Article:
Clinicians care for patients during their most vulnerable states; they keep intimate details about their patients while remaining compassionate even toward the seemingly vilest of persons. A clinician’s signature and words also carry weight. With such power, however, comes the responsibility to be trustworthy.
Documentation is an important part of patient care. It helps other clinicians know the patient’s past medical history, treatment, and treatment response, which helps determine the direction of further care or workup. Documentation is, therefore, not just for billing, but it is an integral part of delivering quality and safe care. Unfortunately, documentation and administrative requirements have become so cumbersome and time-consuming that it is usurping time away from direct patient care. EHRs can decrease productivity, introduce errors, and negatively affect the perception of quality care. EHRs are also shown to decrease work satisfaction, increase likelihood of burnout, and cause stress in clinicians.
An AMA survey revealed, “for every hour clinicians spend with patients, they spend two hours on EHR documentation and other desk work.” Researchers at the University of Pennsylvania and Johns Hopkins University showed that internal medicine interns spent about 43% of their day on indirect patient care, mainly EHR use, leaving just over half of their time split among direct patient care, studying, and daily activities. A recent study found that, compared to hospitalists, specialists experienced a decrease in hospital malpractice claims rate and had relatively higher injury severity and indemnity payments. One explanation for this discrepancy may be the increasing (and unsafe) patient load hospitalists are expected to see and the increasing associated administrative work.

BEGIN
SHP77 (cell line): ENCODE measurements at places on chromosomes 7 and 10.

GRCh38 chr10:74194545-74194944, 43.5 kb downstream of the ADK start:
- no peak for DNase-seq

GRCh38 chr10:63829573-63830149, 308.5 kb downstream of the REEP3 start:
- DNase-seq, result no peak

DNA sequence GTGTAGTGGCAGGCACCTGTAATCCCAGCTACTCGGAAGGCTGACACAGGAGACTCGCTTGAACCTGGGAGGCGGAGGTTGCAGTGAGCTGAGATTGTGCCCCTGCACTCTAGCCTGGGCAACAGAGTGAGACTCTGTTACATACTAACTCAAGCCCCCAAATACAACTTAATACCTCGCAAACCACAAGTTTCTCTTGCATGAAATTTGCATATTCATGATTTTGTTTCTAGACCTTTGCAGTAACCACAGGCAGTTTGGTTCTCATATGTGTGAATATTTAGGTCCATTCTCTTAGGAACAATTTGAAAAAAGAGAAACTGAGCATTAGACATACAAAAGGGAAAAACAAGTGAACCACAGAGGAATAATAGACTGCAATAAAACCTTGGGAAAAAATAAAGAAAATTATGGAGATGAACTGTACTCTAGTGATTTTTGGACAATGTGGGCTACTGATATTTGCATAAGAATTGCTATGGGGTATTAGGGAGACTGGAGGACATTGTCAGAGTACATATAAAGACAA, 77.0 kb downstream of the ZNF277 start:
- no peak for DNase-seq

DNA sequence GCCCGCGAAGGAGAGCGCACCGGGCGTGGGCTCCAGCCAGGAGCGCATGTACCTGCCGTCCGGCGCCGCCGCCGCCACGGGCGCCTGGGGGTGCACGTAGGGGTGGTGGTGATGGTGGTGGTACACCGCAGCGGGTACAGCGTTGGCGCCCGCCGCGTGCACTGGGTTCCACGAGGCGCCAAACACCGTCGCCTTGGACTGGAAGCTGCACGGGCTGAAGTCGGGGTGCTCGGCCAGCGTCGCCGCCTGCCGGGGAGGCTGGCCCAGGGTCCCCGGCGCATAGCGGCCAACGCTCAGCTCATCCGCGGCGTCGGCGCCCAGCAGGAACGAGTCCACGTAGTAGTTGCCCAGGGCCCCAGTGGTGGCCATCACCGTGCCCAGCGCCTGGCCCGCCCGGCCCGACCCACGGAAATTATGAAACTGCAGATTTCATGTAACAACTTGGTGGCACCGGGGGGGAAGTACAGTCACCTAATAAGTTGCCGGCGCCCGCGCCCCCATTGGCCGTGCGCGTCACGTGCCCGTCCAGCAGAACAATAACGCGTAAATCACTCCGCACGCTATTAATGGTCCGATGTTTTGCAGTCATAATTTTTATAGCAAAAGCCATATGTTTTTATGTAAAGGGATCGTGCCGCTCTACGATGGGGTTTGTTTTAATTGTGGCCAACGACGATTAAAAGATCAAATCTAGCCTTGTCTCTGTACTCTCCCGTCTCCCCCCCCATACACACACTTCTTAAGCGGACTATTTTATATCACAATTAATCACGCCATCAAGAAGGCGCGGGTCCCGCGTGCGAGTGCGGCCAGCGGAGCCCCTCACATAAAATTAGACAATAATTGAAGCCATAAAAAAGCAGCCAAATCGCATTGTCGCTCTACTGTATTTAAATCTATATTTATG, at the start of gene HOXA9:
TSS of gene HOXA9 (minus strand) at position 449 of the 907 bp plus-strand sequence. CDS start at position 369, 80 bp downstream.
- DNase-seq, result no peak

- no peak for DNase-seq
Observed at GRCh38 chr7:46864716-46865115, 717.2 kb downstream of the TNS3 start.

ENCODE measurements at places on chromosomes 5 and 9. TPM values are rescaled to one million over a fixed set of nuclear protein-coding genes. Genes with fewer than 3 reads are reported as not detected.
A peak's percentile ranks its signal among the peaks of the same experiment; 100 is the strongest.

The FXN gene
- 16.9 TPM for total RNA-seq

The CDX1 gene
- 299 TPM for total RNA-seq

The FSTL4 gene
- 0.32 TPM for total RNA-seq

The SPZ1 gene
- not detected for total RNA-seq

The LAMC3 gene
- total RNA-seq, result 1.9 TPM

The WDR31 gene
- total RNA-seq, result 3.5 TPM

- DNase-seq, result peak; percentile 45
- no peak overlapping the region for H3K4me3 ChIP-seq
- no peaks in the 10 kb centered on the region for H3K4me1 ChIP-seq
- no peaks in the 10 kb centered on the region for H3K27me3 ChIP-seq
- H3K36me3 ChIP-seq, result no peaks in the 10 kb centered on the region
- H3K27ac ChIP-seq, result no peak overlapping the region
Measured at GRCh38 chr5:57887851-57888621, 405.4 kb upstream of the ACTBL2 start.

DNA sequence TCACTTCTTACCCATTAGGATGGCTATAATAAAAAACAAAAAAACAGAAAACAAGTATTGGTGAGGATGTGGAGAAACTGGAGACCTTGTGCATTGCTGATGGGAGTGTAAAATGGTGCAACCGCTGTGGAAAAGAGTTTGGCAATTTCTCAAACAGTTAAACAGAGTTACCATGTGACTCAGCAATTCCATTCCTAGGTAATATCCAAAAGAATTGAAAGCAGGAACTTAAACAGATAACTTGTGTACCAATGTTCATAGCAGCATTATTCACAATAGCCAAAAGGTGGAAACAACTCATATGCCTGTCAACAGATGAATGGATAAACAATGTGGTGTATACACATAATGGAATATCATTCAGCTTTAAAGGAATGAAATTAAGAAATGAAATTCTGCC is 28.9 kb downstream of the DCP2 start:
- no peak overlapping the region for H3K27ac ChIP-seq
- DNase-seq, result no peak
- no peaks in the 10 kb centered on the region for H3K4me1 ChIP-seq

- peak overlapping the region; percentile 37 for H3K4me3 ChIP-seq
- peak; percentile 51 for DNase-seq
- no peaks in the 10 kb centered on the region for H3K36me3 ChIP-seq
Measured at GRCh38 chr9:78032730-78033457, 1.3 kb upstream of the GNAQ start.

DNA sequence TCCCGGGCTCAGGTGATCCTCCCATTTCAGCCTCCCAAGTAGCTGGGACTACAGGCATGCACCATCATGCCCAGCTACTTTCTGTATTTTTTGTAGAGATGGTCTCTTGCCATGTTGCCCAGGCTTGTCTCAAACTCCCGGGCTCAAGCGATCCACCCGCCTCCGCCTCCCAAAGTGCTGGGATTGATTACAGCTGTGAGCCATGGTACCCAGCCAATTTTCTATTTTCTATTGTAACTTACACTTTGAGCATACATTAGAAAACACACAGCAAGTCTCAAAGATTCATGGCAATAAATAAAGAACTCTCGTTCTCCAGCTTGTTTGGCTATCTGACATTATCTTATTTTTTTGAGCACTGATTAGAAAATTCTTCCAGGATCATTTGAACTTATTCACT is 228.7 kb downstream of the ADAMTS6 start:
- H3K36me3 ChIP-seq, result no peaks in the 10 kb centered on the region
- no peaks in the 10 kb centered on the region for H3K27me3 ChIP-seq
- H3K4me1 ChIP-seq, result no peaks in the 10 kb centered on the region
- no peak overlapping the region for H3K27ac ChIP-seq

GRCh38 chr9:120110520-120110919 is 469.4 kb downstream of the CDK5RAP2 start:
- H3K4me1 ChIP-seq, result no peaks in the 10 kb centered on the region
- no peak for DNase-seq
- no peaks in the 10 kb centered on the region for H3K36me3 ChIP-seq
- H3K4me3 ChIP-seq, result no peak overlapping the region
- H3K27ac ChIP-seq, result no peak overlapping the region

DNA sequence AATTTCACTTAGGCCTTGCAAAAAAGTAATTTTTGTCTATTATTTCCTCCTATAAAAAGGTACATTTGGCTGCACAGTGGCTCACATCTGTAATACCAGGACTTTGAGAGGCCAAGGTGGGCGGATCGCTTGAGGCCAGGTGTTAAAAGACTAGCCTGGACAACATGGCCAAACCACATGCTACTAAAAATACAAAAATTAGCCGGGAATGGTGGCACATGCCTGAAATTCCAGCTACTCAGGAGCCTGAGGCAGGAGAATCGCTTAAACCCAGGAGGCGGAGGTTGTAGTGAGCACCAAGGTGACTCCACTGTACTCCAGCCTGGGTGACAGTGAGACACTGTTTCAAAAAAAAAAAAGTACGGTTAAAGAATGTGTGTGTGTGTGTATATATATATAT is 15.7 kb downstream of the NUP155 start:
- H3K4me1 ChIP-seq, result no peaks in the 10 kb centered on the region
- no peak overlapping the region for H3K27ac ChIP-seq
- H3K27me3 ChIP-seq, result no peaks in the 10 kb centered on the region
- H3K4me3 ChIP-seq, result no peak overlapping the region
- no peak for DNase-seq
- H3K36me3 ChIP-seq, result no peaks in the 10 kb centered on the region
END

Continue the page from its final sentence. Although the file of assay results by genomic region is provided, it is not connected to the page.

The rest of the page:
The drudge of documentation is sufficient reason for the compromise of integrity in the documentation and for forgetting the purpose of medical documentation. I have seen too many useless notes dated for today but a replica of an earlier one, right down to vitals and containing medications that the patient is no longer on or lab requests that were already done and resulted. The result is a fragmented plan, where covering clinicians must try to figure patient’s care plan and the rationale for certain orders. It makes work harder for the incoming clinician, who needs to figure all this out before knowing how to proceed with the day’s care. I have seen too many clinicians in different locations and facilities go into a room and within minutes come back to write or dictate full notes with a complete exam, right down to examining the internal auditory canal though no working otoscope is available. How about clinicians who examine their relevant body system during a new patient visit yet somehow document a complete physical exam: normal, except for whatever abnormality is noted in the body system of focus? This has made the physical exam report unreliable or something to be believed with caution. For a stable patient, the physical exam section may be irrelevant but, in certain cases, like in a patient with fever and unknown duration of murmur, patients may end up undergoing unnecessary tests or even treatment with the attendant risk of complications.